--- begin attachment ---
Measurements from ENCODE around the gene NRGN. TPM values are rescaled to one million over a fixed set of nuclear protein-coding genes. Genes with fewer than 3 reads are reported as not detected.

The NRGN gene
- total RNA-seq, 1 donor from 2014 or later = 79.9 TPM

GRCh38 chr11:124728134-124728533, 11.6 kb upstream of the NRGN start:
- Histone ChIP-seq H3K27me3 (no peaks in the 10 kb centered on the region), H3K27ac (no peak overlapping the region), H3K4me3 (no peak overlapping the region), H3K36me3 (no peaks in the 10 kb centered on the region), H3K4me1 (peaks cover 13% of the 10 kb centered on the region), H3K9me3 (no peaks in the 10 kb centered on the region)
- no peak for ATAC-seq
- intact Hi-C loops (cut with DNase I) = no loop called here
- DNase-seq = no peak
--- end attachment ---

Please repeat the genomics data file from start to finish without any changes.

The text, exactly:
Measurements from ENCODE around the gene NRGN. TPM values are rescaled to one million over a fixed set of nuclear protein-coding genes. Genes with fewer than 3 reads are reported as not detected.

The NRGN gene
- total RNA-seq, 1 donor from 2014 or later = 79.9 TPM

GRCh38 chr11:124728134-124728533, 11.6 kb upstream of the NRGN start:
- Histone ChIP-seq H3K27me3 (no peaks in the 10 kb centered on the region), H3K27ac (no peak overlapping the region), H3K4me3 (no peak overlapping the region), H3K36me3 (no peaks in the 10 kb centered on the region), H3K4me1 (peaks cover 13% of the 10 kb centered on the region), H3K9me3 (no peaks in the 10 kb centered on the region)
- no peak for ATAC-seq
- intact Hi-C loops (cut with DNase I) = no loop called here
- DNase-seq = no peak